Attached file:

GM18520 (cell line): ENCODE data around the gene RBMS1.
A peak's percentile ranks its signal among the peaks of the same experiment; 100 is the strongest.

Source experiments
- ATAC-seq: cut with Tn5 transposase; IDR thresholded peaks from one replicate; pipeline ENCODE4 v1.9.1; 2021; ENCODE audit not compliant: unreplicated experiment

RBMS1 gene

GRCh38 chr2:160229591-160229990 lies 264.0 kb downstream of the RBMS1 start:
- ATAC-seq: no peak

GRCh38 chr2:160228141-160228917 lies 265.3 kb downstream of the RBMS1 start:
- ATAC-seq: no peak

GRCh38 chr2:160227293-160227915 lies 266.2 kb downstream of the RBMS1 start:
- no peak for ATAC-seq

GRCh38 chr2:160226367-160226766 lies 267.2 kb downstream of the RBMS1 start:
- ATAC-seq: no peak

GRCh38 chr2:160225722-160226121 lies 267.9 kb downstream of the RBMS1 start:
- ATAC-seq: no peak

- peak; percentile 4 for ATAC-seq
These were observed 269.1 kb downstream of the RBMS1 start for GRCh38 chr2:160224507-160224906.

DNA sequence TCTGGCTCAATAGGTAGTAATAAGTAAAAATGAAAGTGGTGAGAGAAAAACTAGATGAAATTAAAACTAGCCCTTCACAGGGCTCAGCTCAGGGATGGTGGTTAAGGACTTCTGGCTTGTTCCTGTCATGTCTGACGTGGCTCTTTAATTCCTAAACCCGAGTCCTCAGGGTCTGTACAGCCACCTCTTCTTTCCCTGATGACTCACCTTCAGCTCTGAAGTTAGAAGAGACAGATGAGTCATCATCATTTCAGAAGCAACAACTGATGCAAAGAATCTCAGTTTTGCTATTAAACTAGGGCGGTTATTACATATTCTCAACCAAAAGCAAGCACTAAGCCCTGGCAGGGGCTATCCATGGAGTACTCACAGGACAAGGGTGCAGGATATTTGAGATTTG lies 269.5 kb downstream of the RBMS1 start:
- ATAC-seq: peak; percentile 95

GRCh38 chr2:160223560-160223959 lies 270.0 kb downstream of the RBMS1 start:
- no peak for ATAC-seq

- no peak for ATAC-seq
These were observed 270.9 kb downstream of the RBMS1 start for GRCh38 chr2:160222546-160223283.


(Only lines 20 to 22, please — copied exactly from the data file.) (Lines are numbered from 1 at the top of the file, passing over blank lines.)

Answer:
GRCh38 chr2:160223560-160223959 lies 270.0 kb downstream of the RBMS1 start:
- no peak for ATAC-seq

- no peak for ATAC-seq